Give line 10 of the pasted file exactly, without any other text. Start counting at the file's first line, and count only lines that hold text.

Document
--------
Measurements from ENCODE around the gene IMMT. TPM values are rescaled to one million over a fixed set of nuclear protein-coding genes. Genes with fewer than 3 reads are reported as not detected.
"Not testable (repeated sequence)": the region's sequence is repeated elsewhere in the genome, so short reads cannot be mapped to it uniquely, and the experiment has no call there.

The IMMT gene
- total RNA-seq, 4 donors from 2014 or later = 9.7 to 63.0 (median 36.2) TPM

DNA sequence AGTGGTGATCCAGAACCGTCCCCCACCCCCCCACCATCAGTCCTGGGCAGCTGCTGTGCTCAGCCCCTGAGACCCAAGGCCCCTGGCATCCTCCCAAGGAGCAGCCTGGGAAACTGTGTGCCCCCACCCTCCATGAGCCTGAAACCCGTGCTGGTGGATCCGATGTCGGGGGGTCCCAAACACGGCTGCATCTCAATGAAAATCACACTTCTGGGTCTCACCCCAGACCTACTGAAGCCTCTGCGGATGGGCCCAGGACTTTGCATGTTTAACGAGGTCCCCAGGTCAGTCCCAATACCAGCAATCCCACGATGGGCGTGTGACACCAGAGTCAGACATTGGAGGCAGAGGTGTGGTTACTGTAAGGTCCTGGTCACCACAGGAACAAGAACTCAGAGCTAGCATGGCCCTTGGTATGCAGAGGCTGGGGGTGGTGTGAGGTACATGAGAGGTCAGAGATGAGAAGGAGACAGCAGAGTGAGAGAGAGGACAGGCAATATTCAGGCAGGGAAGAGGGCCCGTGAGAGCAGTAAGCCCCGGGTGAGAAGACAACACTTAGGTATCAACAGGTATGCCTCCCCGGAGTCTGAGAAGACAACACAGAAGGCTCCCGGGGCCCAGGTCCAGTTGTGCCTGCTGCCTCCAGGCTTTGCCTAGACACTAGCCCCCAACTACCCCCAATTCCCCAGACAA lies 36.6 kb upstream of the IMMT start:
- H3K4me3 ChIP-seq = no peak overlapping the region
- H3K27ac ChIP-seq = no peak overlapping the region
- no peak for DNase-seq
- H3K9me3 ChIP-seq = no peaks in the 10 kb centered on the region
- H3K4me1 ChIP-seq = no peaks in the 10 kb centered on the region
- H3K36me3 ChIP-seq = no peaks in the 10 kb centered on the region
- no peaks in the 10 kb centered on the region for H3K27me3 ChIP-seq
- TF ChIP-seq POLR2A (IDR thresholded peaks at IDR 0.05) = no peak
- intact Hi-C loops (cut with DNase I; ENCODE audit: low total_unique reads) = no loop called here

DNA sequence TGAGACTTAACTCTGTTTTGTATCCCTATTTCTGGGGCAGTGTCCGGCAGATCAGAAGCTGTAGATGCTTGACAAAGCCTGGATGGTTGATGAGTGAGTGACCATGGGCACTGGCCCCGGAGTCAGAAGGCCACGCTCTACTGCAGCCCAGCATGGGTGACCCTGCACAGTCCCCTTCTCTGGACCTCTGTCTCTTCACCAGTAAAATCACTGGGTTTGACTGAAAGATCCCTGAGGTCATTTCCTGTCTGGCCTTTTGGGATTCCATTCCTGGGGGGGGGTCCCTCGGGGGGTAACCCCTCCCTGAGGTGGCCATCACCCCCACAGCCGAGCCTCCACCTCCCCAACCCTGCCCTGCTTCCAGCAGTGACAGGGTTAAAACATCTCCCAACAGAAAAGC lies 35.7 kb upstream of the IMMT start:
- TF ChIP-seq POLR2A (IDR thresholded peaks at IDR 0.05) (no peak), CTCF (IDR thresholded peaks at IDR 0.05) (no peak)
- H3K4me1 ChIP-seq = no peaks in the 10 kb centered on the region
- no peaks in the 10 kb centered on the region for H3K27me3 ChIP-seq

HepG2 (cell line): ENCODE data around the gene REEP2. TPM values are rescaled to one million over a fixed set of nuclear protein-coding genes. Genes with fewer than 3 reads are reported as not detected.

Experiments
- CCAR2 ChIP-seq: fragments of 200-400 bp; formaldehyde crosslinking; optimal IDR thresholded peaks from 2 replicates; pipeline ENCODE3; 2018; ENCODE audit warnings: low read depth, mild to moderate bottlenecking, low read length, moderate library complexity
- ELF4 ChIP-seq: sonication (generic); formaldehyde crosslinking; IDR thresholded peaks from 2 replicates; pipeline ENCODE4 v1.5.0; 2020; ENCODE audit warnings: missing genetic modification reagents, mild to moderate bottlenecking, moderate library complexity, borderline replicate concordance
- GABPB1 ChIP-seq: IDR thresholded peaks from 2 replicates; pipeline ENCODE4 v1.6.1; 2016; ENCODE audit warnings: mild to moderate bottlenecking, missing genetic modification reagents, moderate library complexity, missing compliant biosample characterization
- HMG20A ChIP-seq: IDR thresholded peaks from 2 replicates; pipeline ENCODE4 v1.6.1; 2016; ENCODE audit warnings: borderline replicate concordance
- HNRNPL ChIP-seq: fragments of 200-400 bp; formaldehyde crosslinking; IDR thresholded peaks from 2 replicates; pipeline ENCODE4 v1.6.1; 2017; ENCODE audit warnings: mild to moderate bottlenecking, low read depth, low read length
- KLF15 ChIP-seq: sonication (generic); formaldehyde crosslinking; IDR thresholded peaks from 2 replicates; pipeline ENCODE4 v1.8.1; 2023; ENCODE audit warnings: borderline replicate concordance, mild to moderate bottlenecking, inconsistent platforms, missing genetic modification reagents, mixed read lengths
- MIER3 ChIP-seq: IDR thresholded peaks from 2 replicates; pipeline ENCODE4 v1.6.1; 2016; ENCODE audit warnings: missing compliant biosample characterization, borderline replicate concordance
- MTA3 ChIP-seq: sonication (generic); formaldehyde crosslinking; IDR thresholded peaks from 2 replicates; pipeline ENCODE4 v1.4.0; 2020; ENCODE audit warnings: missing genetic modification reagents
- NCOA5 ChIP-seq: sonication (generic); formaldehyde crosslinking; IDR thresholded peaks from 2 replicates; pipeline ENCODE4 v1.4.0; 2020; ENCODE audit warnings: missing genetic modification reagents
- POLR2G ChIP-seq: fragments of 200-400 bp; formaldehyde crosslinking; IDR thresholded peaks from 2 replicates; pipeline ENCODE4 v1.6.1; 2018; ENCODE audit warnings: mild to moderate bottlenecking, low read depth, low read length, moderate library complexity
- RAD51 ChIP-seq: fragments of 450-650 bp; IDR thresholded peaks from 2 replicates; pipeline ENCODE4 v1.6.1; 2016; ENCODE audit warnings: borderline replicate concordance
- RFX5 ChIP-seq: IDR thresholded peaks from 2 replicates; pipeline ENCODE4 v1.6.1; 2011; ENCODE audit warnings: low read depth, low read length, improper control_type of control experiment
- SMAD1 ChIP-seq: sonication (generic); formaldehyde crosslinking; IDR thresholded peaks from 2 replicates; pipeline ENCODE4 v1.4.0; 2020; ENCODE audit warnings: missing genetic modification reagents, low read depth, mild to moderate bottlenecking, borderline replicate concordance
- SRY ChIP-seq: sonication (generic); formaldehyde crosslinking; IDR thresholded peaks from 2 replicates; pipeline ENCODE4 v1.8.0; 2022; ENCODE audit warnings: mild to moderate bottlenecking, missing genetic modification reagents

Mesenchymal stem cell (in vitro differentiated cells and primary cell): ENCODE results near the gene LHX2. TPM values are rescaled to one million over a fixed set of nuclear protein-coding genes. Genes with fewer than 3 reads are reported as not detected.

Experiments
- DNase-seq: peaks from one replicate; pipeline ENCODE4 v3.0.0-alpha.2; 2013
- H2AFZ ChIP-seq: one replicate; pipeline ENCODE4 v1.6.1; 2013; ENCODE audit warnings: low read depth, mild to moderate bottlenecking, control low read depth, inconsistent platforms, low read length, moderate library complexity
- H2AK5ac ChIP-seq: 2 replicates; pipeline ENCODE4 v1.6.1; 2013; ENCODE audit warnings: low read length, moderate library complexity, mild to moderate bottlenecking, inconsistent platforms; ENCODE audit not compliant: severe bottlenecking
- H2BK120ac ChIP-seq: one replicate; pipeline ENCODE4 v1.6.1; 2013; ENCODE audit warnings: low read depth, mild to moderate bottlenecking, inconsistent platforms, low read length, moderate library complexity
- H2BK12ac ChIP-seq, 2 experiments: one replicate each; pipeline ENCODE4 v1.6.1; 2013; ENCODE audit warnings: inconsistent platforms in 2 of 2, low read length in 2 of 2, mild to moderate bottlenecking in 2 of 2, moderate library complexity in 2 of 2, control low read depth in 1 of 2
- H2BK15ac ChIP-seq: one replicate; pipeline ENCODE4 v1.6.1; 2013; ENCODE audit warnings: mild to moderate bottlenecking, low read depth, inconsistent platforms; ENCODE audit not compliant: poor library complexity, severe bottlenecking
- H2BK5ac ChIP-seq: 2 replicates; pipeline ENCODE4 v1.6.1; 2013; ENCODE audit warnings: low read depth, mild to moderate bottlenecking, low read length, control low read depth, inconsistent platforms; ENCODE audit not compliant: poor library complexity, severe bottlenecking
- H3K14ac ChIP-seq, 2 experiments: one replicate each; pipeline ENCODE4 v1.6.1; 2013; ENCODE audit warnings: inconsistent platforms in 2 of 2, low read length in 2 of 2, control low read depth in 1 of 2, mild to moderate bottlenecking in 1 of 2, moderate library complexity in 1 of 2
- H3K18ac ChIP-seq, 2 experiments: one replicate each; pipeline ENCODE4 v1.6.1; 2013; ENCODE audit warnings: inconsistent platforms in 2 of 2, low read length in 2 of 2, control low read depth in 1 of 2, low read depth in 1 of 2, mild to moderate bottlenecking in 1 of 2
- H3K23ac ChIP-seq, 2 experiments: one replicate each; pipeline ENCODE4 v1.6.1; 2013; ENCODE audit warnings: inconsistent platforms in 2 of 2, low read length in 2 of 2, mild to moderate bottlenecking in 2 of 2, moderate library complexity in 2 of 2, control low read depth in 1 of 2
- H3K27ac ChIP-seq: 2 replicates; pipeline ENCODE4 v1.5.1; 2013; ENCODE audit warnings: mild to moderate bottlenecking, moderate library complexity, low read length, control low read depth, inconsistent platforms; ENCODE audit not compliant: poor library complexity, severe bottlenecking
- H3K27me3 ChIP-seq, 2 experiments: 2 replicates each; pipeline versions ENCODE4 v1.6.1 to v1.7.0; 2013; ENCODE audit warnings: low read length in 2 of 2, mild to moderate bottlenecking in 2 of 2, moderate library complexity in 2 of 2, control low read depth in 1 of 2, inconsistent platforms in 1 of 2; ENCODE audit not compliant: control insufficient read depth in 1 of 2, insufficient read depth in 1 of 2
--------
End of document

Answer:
- H3K4me1 ChIP-seq = no peaks in the 10 kb centered on the region